And then there are also the stories circulating of just how difficult it is to get a list together in some places.
But the tale of Sandrine Cocureau bucks both those apparent trends because she appears to be someone desperate to be involved in local politics.
The only problem is, she doesn't seem to know what part of the political spectrum would best suit her.
The 43-year-old's name appeared on the list submitted by the far-right Front National (FN) in the town of Mérignac, a suburb of the city of Bordeaux.
|Mairie de Mérignac (source - Wikipedia, author Erdrokan)|
Cocureau's name appeared on the list submitted by the far-right Front National's candidate Jean-Luc Aupetit in the town of Mérignac, a suburb of the city of Bordeaux.
"She seemed to express ideas that were totally in keeping with the Front National's philosophy," said Aupetit about the first meeting with Cocureau at a market back in June 2013.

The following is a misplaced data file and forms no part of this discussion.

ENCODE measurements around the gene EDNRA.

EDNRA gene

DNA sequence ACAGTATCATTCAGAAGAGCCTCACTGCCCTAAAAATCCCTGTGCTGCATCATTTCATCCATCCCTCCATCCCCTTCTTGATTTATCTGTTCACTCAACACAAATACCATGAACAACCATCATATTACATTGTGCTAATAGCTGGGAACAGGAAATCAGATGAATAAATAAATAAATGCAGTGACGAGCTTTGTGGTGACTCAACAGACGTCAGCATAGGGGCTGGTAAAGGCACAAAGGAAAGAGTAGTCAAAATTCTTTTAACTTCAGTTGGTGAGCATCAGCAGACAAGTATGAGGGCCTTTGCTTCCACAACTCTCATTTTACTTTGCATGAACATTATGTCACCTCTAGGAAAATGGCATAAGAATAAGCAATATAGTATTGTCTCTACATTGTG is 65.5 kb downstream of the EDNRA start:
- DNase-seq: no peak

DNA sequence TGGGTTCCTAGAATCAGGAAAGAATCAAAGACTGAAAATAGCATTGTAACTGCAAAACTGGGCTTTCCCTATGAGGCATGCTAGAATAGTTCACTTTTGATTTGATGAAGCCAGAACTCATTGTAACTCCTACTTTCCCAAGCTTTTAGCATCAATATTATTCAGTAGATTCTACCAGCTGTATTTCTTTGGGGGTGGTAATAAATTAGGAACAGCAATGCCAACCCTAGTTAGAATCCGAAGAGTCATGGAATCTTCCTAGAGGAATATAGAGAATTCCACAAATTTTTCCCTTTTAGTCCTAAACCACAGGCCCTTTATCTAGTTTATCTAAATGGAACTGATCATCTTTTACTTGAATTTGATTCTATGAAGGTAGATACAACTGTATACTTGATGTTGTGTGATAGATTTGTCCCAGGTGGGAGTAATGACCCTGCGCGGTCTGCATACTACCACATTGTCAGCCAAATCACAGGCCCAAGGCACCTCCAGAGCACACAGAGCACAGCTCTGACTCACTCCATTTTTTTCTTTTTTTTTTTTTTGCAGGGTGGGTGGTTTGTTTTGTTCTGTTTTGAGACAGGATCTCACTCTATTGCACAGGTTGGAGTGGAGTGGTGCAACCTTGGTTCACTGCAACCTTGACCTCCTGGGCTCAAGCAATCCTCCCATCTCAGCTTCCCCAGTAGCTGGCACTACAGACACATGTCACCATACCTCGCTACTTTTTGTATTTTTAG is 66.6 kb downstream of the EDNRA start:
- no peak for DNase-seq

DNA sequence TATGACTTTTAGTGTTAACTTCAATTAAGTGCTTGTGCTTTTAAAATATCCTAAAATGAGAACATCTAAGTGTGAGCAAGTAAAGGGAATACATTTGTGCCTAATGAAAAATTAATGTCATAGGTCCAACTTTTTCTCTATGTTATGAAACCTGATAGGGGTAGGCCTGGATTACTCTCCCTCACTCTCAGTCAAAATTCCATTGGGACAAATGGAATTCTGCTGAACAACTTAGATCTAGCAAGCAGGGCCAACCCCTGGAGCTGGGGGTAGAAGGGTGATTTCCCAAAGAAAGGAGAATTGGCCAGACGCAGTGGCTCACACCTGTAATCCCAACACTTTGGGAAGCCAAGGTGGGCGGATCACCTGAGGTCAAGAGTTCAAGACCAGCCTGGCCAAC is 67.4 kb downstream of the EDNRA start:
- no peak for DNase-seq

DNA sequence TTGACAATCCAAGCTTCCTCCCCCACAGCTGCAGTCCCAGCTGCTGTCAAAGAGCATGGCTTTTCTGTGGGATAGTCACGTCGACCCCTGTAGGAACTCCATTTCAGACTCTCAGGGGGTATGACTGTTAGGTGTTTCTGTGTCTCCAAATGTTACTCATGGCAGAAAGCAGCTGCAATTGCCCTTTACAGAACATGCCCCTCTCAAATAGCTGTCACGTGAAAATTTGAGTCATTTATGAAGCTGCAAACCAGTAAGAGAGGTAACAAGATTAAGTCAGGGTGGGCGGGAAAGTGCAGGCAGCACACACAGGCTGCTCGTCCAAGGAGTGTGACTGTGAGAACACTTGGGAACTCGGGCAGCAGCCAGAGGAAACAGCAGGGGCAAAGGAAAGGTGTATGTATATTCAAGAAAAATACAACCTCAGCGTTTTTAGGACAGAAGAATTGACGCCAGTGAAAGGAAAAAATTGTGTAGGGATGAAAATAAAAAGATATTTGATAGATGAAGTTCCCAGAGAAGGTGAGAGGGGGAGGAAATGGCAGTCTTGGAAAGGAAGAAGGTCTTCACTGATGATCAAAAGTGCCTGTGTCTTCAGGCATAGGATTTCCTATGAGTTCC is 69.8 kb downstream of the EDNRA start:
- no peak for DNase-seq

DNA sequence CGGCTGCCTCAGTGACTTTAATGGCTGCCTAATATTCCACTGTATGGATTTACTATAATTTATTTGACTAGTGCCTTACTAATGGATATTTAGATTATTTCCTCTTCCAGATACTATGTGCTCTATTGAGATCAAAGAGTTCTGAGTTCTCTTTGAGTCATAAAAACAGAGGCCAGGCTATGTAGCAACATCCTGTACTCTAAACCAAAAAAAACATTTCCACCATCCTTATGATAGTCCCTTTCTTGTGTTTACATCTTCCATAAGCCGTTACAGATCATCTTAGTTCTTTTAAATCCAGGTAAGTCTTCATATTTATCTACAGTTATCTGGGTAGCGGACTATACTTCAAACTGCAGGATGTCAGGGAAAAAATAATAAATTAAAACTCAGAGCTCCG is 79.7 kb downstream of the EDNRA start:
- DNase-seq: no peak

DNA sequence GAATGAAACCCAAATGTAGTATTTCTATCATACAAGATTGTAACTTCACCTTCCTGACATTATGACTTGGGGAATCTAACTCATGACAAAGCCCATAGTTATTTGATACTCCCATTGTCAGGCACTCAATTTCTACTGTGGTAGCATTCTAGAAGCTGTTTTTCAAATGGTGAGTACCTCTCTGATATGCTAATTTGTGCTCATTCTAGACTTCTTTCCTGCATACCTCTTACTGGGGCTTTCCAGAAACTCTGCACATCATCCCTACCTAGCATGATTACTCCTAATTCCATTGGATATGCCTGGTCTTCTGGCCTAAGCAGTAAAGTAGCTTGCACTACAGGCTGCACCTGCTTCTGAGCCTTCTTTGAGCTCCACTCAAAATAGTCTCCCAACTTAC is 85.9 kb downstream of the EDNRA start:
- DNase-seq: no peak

"We talked for a while and she agreed to figure provisionally on the list: a decision she confirmed in December."
All well and good. Except Cocureau didn't stop there.
Because at the same time as she was agreeing to be on the FN's list, she was also accepting to be on that of Guillaume Perchet, the candidate for the far-left Lutte ouvrière (LO)!
"She didn't come to us by chance," claimed Perchet. "She genuinely seemed to want to help the voice of the working class be heard."
Cocureau's rather weird "dual alliance" came to light when both lists were submitted for official scrutiny to the préfecture of the département of Gironde in mid-February.
And, not surprisingly, when it came to light that her name appeared on two lists, both parties withdrew her and quickly found replacements.
"There was no way we could keep her (on our list)," said Aupetit. "She was clearly trying to make a fool of us, perhaps in an attempt to have our candidacy invalidated."
"We decided by mutual agreement not to include her on either list," responded Perchet, suggesting that it might also have been a pre-election "trick" dreamed up by the FN.